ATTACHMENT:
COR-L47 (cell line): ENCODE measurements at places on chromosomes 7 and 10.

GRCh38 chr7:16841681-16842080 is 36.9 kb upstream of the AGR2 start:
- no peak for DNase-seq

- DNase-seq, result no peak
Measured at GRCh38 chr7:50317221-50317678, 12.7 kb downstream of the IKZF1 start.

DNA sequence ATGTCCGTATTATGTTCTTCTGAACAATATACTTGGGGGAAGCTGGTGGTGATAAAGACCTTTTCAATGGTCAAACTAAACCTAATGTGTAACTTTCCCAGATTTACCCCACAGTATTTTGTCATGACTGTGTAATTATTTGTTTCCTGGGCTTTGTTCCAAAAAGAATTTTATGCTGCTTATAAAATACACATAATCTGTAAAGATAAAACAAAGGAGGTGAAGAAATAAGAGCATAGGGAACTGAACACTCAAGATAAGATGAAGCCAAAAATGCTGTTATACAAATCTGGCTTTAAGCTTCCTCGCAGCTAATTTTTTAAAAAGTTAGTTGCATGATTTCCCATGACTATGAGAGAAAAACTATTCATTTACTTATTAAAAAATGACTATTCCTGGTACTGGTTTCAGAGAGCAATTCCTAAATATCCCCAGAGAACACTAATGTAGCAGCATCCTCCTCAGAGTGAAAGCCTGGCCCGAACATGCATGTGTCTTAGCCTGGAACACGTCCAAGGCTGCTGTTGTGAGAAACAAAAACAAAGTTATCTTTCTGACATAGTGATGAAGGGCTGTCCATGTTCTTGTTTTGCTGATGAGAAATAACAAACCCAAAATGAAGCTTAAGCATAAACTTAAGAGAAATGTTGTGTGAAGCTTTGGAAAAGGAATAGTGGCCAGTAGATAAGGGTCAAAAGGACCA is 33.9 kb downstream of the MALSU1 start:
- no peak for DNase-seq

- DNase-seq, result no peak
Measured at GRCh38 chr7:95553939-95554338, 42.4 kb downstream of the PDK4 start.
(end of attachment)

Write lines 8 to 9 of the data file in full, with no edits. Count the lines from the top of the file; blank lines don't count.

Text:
- DNase-seq, result no peak
Measured at GRCh38 chr7:95553939-95554338, 42.4 kb downstream of the PDK4 start.